Coffin-Siris Syndrome

Common Name(s)

Coffin-Siris Syndrome

Coffin-Siris syndrome is a genetic condition that causes variable degrees of learning disability, developmental delays, underdeveloped “pinky” toenails or fingernails, and distinct facial features. It can be caused by a change (mutation) in any of several genes including the ARID1A, ARID1B, SMARCA4, SMARCB1, or SMARCE1 genes. Coffin-Siris syndrome is not usually inherited, but occurs for the first time in a family due to a new mutation.
 

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Advocacy and Support Organizations

 

Condition Specific Organizations

Following organizations serve the condition "Coffin-Siris Syndrome" for support, advocacy or research.

There are currently no organizations listed in Disease InfoSearch that support this condition. Create a listing.

 

 

General Support Organizations

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Scientific Literature

Articles from the PubMed Database

Research articles describe the outcome of a single study. They are the published results of original research.
The terms "Coffin-Siris Syndrome" returned 6 free, full-text research articles on human participants. First 3 results:

Deletions and de novo mutations of SOX11 are associated with a neurodevelopmental disorder with features of Coffin-Siris syndrome.
 

Author(s): Annmarie Hempel, Alistair T Pagnamenta, Moira Blyth, Sahar Mansour, Vivienne McConnell, Ikuyo Kou, Shiro Ikegawa, Yoshinori Tsurusaki, Naomichi Matsumoto, Adriana Lo-Castro, Ghislaine Plessis, Beate Albrecht, Agatino Battaglia, Jenny C Taylor, Malcolm F Howard, David Keays, Aman Singh Sohal, , Susanne J Kühl, Usha Kini, Alisdair McNeill

Journal: J. Med. Genet.. 2016 Mar;53(3):152-62.

 

SOX11 is a transcription factor proposed to play a role in brain development. The relevance of SOX11 to human developmental disorders was suggested by a recent report of SOX11 mutations in two patients with Coffin-Siris syndrome. Here we further investigate the role of SOX11 variants ...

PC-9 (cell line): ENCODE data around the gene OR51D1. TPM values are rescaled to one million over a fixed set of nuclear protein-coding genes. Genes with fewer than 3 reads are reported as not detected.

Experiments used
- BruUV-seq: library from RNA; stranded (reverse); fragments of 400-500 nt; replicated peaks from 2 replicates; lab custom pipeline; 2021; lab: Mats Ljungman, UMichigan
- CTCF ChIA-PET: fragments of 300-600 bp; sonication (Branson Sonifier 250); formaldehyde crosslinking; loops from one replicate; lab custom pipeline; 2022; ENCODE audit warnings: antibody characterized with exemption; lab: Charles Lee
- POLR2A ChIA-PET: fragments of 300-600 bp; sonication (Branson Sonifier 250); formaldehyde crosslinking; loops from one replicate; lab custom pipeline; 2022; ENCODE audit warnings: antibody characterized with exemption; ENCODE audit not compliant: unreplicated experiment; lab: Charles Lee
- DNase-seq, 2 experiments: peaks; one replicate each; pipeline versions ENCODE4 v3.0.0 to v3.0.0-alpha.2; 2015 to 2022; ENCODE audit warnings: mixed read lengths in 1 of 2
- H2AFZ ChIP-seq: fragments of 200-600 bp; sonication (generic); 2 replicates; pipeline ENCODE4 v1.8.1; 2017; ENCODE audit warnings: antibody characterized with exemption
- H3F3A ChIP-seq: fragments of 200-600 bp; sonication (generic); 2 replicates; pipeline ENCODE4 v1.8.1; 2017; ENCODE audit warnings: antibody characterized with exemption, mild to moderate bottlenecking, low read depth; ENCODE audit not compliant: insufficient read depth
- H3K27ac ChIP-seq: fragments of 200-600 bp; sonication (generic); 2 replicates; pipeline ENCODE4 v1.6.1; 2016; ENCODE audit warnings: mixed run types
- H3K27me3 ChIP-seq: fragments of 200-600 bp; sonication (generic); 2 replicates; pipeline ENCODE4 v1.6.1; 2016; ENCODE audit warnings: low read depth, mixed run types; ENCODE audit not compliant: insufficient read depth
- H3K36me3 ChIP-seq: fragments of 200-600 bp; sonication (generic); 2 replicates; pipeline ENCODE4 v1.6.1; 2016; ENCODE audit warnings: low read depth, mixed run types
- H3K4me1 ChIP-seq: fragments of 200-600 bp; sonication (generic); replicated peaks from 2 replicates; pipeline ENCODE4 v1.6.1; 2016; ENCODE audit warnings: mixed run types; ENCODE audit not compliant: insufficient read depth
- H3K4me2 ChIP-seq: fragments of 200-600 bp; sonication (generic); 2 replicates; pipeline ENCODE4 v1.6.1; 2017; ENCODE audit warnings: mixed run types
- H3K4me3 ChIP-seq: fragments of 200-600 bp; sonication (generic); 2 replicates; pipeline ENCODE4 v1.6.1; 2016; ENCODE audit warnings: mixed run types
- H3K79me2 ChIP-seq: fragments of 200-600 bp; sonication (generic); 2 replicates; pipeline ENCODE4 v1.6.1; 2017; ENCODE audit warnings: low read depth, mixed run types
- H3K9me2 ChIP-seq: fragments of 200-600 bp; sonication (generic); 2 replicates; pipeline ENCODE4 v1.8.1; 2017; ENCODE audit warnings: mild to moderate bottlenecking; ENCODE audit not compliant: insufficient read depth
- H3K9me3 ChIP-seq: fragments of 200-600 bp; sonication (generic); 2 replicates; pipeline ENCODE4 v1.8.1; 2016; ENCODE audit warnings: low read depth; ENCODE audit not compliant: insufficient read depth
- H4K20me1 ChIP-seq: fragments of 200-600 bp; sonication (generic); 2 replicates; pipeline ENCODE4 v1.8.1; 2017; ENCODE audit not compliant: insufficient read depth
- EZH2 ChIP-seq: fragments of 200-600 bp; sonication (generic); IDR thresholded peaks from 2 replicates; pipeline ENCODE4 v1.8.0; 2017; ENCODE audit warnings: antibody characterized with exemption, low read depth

Last Updated: 25 Feb 2016

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Coffin-Siris Syndrome with obesity, macrocephaly, hepatomegaly and hyperinsulinism caused by a mutation in the ARID1B gene.
 

Author(s): Mari-Anne Vals, Eve Õiglane-Shlik, Margit Nõukas, Riina Shor, Aleksandr Peet, Mart Kals, Paula Ann Kivistik, Andres Metspalu, Katrin Õunap

Journal: Eur. J. Hum. Genet.. 2014 Nov;22(11):1327-9.

 

Coffin-Siris Syndrome (CSS, MIM 135900) is a rare genetic disorder, and mutations in ARID1B were recently shown to cause CSS. In this study, we report a novel ARID1B mutation identified by whole-exome sequencing in a patient with clinical features of CSS. We identified a novel heterozygous ...

Last Updated: 16 Oct 2014

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Duplication of C7orf58, WNT16 and FAM3C in an obese female with a t(7;22)(q32.1;q11.2) chromosomal translocation and clinical features resembling Coffin-Siris Syndrome.
 

Author(s): Jun Zhu, Jun Qiu, Gregg Magrane, Malak Abedalthagafi, Andrea Zanko, Mahin Golabi, Farid F Chehab

Journal: PLoS ONE. 2012 ;7(12):e52353.

 

We characterized the t(7;22)(q32;q11.2) chromosomal translocation in an obese female with coarse features, short stature, developmental delay and a hypoplastic fifth digit. While these clinical features suggest Coffin-Siris Syndrome (CSS), we excluded a CSS diagnosis by exome sequencing ...

Last Updated: 9 Jan 2013

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Reviews from the PubMed Database

Review articles summarize what is currently known about a disease. They discuss research previously published by others.
The terms "Coffin-Siris Syndrome" returned 1 free, full-text review articles on human participants. First 3 results:

Coffin-Siris syndrome.
 

Author(s): P Levy, M Baraitser

Journal: J. Med. Genet.. 1991 May;28(5):338-41.

 

Last Updated: 6 Sep 1991

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Symptoms, Diagnosis, and Treatment

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Clinical Trial Information This information is provided by ClinicalTrials.gov

There are currently no open clinical trials for this condition.